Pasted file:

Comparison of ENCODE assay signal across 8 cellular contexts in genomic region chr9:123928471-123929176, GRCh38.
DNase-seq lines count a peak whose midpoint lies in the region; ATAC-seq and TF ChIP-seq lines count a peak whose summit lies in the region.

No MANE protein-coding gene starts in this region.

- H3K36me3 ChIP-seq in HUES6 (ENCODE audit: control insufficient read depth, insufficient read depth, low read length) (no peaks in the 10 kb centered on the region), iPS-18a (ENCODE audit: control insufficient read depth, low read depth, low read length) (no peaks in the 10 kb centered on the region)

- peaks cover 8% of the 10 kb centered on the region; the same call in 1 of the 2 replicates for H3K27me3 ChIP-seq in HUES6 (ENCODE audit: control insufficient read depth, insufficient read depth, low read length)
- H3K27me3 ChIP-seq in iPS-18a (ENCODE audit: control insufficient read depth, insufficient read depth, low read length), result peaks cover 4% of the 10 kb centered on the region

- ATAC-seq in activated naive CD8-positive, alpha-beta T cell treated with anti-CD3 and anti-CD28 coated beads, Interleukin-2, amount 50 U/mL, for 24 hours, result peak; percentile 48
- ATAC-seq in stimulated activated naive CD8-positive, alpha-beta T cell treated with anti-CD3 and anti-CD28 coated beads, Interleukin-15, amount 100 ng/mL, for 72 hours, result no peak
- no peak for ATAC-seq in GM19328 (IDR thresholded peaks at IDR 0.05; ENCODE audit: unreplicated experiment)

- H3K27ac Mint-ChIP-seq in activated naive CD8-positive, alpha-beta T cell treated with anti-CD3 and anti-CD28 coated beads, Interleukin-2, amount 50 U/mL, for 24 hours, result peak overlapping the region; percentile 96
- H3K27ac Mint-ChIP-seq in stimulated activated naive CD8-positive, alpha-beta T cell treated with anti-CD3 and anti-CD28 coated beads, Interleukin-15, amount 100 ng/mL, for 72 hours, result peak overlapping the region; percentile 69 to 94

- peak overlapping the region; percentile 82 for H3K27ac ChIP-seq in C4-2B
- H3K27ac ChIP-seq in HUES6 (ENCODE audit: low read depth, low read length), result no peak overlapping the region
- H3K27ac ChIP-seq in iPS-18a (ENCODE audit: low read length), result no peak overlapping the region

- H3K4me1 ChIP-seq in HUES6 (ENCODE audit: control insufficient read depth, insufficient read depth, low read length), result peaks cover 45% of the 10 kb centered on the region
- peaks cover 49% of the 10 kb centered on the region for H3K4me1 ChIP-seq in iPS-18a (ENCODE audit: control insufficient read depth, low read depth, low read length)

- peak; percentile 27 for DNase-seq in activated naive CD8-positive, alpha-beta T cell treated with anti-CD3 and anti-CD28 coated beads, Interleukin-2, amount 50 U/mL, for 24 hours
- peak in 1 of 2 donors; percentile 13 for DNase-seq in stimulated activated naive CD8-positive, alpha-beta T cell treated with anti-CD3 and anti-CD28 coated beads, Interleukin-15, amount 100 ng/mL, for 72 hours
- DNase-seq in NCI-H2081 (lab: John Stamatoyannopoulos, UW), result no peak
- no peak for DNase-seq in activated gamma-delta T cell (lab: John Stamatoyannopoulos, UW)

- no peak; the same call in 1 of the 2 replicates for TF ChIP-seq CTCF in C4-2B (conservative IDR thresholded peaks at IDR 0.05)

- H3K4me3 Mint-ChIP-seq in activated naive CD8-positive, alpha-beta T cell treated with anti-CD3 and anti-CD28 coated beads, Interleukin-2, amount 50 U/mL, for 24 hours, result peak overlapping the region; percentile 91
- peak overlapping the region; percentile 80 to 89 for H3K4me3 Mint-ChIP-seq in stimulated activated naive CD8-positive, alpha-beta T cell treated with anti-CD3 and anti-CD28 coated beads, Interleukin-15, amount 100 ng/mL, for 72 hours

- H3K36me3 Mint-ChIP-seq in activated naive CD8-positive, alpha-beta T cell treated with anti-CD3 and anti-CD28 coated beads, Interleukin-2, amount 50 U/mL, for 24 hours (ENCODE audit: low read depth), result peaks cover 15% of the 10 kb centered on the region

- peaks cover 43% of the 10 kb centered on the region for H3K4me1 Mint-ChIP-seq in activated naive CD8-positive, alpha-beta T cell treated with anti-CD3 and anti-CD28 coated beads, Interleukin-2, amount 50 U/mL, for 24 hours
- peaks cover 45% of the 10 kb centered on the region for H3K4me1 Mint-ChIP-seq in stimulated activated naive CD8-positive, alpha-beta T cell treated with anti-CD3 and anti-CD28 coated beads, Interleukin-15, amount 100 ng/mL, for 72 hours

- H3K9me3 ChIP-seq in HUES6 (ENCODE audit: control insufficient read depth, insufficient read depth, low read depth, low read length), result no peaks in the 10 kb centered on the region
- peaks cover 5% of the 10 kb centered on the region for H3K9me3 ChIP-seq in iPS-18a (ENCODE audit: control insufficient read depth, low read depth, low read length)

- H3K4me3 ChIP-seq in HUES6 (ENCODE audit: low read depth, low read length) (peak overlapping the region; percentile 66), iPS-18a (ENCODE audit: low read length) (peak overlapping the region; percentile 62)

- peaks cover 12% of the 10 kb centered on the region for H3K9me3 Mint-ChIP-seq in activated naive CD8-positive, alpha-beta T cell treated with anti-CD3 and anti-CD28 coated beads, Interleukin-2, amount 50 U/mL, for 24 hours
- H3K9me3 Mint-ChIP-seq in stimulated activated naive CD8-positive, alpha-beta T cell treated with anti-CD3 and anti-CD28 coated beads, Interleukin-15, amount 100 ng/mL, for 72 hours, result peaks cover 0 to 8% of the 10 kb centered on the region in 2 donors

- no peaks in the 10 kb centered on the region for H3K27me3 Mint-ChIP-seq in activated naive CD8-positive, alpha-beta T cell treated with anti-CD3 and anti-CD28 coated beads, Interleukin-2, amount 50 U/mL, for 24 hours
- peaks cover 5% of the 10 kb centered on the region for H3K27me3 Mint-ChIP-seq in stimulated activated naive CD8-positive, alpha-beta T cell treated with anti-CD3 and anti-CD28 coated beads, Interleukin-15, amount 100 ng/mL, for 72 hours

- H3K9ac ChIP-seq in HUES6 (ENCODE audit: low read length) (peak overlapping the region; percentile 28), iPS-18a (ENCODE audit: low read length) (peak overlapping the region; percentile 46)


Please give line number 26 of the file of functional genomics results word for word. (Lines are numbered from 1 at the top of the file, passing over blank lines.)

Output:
- peaks cover 45% of the 10 kb centered on the region for H3K4me1 Mint-ChIP-seq in stimulated activated naive CD8-positive, alpha-beta T cell treated with anti-CD3 and anti-CD28 coated beads, Interleukin-15, amount 100 ng/mL, for 72 hours